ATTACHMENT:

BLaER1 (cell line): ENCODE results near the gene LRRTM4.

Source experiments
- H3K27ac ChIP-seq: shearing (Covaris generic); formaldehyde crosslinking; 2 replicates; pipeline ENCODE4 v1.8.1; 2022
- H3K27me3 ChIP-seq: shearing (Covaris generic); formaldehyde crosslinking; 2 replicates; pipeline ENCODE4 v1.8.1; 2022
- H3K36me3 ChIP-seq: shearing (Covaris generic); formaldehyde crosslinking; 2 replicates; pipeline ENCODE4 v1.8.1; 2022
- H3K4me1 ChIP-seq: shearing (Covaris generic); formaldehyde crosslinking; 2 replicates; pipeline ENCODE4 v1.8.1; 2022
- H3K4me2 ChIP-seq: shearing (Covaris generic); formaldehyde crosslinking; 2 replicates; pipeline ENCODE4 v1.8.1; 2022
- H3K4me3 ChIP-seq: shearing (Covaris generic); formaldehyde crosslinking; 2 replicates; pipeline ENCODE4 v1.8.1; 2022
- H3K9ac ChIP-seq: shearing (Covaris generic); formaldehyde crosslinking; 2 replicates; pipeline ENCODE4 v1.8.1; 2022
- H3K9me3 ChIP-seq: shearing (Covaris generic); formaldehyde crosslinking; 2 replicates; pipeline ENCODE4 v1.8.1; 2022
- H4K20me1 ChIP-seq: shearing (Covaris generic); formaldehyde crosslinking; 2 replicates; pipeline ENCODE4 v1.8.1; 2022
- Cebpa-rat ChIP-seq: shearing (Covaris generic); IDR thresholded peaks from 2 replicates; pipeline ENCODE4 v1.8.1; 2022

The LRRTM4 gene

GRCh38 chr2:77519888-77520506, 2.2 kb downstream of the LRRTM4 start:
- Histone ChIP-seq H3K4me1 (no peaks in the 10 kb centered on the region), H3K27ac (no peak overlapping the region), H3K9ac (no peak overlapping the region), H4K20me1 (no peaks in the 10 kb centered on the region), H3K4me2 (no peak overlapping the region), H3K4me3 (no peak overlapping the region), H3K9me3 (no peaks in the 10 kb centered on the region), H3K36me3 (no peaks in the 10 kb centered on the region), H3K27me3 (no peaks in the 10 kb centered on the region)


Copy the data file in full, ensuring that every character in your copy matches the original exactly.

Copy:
BLaER1 (cell line): ENCODE results near the gene LRRTM4.

Source experiments
- H3K27ac ChIP-seq: shearing (Covaris generic); formaldehyde crosslinking; 2 replicates; pipeline ENCODE4 v1.8.1; 2022
- H3K27me3 ChIP-seq: shearing (Covaris generic); formaldehyde crosslinking; 2 replicates; pipeline ENCODE4 v1.8.1; 2022
- H3K36me3 ChIP-seq: shearing (Covaris generic); formaldehyde crosslinking; 2 replicates; pipeline ENCODE4 v1.8.1; 2022
- H3K4me1 ChIP-seq: shearing (Covaris generic); formaldehyde crosslinking; 2 replicates; pipeline ENCODE4 v1.8.1; 2022
- H3K4me2 ChIP-seq: shearing (Covaris generic); formaldehyde crosslinking; 2 replicates; pipeline ENCODE4 v1.8.1; 2022
- H3K4me3 ChIP-seq: shearing (Covaris generic); formaldehyde crosslinking; 2 replicates; pipeline ENCODE4 v1.8.1; 2022
- H3K9ac ChIP-seq: shearing (Covaris generic); formaldehyde crosslinking; 2 replicates; pipeline ENCODE4 v1.8.1; 2022
- H3K9me3 ChIP-seq: shearing (Covaris generic); formaldehyde crosslinking; 2 replicates; pipeline ENCODE4 v1.8.1; 2022
- H4K20me1 ChIP-seq: shearing (Covaris generic); formaldehyde crosslinking; 2 replicates; pipeline ENCODE4 v1.8.1; 2022
- Cebpa-rat ChIP-seq: shearing (Covaris generic); IDR thresholded peaks from 2 replicates; pipeline ENCODE4 v1.8.1; 2022

The LRRTM4 gene

GRCh38 chr2:77519888-77520506, 2.2 kb downstream of the LRRTM4 start:
- Histone ChIP-seq H3K4me1 (no peaks in the 10 kb centered on the region), H3K27ac (no peak overlapping the region), H3K9ac (no peak overlapping the region), H4K20me1 (no peaks in the 10 kb centered on the region), H3K4me2 (no peak overlapping the region), H3K4me3 (no peak overlapping the region), H3K9me3 (no peaks in the 10 kb centered on the region), H3K36me3 (no peaks in the 10 kb centered on the region), H3K27me3 (no peaks in the 10 kb centered on the region)